Volunteer will help in Samoa – David Bruce reports:

From farming crocodiles to helping improve small agricultural businesses, Bill and Shirley Kingan have had a wide variety of experiences under Volunteer Service Abroad.

Mr and Mrs Kingan leased out their Enfield farm, then joined the New Zealand organisation which, since 1962, has been sending volunteers overseas to help other countries and communities improve their lives. . .

Integrity, beauty and strength – Sally Rae writes:

There’s something special about a Clydesdale horse. Clydesdale Horse Society of New Zealand president Bill Affleck believes the allure stems from what the gentle giants have achieved in the farming world.

Coupled with a very placid nature, “there’s something there that’s very appealing”. . .

Future’s glowing –  Sally Rae again:

If you had told former Stewart Island fisherman Dil Belworthy that he would end up owning a chain of clothing stores, he would have said being abducted by aliens was more likely.

Mr Belworthy is not kidding when he says the path he and his wife, Catherine, have taken to owning five Glowing Sky Merino stores, as well as a manufacturing facility, is “quite bizarre”. . .

Who will Fonterra’s new boss be?  – Andrea Fox asks:

With the clock ticking down to the announcement of Fonterra’s new chief executive, ex-General Motors financial chief Chris Liddell and Air New Zealand’s Rob Fyfe have been ruled out of contention, with the money on an internal appointment.

Sources said number two at the dairy giant, trade and operations managing director Gary Romano, is strongly favoured to succeed Canadian Andrew Ferrier, who will leave in the second half of this year. . .

A dairy farm to impress the world – Jon Morgan writes:

Rick Morrison and Sharleen Hutching are a quiet, unassuming couple who prefer to let their actions speak louder than words.

When the judges in the Horizons region of the Ballance Farm Environment Awards gave them warning of a visit to their 200-cow dairy farm near Eketahuna, they didn’t change a thing. “It was, ‘Oh yeah, whatever’,” Mr Morrison says. “We just carried on as normal, no need to rush around tidying things up.” . . .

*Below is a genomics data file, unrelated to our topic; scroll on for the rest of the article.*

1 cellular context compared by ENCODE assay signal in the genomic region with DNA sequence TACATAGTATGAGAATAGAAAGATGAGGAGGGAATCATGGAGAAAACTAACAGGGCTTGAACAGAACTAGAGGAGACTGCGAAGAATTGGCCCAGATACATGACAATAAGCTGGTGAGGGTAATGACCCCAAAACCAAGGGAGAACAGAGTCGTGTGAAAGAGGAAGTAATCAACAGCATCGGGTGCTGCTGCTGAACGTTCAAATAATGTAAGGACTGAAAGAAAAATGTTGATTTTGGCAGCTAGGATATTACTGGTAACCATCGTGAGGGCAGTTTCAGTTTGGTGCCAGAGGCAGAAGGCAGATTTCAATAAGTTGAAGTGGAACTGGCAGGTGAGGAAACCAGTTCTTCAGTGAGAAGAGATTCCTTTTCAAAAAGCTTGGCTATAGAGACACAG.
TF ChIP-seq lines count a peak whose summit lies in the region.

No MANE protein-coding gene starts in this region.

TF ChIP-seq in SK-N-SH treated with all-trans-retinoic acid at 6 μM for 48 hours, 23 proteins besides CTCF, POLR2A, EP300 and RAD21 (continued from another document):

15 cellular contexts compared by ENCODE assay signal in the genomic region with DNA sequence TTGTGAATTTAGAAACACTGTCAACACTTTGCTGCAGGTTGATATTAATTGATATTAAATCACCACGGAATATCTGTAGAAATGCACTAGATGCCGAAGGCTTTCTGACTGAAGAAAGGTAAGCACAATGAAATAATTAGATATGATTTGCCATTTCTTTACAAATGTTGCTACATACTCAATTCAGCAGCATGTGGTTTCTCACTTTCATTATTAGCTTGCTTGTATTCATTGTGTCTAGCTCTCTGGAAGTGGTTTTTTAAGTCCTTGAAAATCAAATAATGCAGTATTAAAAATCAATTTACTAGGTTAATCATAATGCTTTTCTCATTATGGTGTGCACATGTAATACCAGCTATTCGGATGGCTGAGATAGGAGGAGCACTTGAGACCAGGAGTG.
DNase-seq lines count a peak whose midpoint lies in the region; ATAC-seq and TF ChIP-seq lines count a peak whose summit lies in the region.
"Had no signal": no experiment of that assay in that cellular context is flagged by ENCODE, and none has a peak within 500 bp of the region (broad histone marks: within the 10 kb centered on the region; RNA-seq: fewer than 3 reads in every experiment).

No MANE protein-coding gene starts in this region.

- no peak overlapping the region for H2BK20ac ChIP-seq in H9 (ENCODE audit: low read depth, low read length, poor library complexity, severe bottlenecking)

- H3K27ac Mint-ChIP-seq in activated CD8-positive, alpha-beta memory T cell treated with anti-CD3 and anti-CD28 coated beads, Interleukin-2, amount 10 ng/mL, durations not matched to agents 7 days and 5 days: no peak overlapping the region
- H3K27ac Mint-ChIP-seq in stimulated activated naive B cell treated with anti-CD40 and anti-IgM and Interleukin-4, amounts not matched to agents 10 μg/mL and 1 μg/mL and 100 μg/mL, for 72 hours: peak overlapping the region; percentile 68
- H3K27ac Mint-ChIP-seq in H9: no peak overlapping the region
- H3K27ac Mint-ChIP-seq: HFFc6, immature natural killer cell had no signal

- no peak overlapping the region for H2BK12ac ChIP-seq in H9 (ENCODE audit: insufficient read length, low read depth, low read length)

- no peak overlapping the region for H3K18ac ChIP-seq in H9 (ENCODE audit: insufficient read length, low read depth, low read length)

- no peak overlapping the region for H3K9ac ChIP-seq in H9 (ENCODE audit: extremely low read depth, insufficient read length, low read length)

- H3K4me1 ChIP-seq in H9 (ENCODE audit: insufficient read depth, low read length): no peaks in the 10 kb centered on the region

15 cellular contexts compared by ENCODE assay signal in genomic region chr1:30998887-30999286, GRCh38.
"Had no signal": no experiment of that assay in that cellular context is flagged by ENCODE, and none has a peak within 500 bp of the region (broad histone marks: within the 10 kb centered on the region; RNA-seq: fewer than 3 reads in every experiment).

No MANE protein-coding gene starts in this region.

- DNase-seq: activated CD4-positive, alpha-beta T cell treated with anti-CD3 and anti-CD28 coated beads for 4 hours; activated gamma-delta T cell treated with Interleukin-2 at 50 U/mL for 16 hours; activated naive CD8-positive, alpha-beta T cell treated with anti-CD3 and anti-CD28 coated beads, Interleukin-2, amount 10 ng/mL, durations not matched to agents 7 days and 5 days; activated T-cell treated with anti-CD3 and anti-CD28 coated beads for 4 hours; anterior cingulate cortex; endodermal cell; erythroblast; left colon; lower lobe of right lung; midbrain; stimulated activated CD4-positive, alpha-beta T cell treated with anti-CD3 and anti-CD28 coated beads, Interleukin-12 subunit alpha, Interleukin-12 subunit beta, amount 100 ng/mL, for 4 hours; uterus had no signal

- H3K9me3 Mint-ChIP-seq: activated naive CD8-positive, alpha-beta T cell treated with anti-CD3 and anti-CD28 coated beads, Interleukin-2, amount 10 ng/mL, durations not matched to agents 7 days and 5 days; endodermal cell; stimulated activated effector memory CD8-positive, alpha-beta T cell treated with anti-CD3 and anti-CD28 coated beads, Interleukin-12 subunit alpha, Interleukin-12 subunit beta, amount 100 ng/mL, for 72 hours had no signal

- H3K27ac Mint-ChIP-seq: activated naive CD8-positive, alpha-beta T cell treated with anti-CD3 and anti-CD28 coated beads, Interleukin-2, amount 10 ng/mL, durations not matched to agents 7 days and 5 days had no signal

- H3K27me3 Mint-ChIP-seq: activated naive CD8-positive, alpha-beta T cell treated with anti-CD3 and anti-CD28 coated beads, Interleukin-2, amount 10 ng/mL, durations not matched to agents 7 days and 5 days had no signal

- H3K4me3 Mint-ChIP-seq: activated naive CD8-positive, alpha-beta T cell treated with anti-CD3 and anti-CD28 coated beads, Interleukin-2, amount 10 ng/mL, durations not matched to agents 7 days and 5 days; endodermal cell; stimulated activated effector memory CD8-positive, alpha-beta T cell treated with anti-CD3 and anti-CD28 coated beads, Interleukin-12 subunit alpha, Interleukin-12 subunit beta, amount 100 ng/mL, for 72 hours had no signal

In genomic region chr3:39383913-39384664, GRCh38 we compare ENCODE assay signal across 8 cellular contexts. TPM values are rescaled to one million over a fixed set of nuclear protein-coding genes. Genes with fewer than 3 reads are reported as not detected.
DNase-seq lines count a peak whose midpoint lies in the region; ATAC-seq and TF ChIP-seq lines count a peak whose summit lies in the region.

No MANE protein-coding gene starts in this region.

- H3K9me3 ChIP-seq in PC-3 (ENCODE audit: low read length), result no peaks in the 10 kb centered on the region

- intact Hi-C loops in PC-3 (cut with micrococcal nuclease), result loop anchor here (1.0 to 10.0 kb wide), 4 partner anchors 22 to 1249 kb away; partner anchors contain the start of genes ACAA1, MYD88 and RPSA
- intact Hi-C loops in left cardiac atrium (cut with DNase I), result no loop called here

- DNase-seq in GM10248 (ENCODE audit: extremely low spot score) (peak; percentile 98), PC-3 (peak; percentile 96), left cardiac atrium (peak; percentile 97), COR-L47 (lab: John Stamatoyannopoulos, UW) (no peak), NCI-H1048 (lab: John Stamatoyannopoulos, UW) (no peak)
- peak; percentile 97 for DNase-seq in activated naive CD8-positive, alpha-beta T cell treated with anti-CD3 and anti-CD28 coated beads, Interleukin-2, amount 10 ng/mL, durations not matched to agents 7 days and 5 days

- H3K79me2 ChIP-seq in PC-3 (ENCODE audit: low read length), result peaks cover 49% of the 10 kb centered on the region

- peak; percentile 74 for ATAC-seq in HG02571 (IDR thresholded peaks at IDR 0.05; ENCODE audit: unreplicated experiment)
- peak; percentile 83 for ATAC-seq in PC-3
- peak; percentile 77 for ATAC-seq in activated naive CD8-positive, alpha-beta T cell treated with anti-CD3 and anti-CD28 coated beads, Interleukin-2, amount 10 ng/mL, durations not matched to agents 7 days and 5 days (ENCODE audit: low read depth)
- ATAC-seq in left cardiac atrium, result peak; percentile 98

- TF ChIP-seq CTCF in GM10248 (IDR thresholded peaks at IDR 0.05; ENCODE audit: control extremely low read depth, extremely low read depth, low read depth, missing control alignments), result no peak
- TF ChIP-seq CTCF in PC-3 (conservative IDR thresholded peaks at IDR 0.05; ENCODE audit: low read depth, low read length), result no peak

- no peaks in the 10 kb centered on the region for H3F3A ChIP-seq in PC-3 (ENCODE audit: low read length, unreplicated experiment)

Firms plan $3.7m Gore investment

Two Southland-based farm-machinery firms plan to make $3.7million investments in Gore.

Advance Agricentre and Southland Farm Machinery agree their investments are a vote of confidence in the district’s economy. . .

Robots to takeover meat works:

After 20 months’ intensive research and development, the Ovine Automation Consortium is ready to go to market with two robots that signal the start of a new era in automated sheepmeat processing.

Funded by the Ministry of Science and Innovation and nine industry members, with the support of two research organisations, the research consortium aims to enhance sheep processing productivity and quality through the use of automation. . .

Wine the organic puzzle –  Rebecca Gibb writes:

Patting cows and admiring piles of dung was not what I had envisaged when leaving Auckland behind for rural Marborough.

I thought I was there to tour organic vineyards for the vital purpose of tasting wines, but instead found myself transported to the set of The Good Life. Had I mistakenly been picked up by Richard Briars and Felicity Kendal at Blenheim airport, or are cows, sheep, and a gaggle of geese really what organic wine is all about? . . .

Beekeeping in a nutshell – Raymond Huber posts:

It’s Bee Week, celebrating our partnership with honey bees. Hand-made beehives date back 3000 years (in Israel) and early hives were made of clay or straw. Bees and humans helped each other expand into new lands: as settlers took the bees with them for crop pollination. For centuries beekeepers melted the comb to get the honey out, forcing bees to rebuild it. Then in 1851 pastor Lorenzo Langstroth designed a hive like a filing cabinet that could be used over and over. . .

Talk about succession – Gerald Piddock writes:

One of the deer industry’s next generation is urging farmers to talk more openly about the issues around succession.

The average age of the New Zealand farmer was over 50. At that stage many would soon be wanting to exit the industry, Hamish Fraser told farmers at the Deer Industry Conference in Timaru.

“Getting succession right will be key to allowing this to happen,” he said. . .


%d bloggers like this: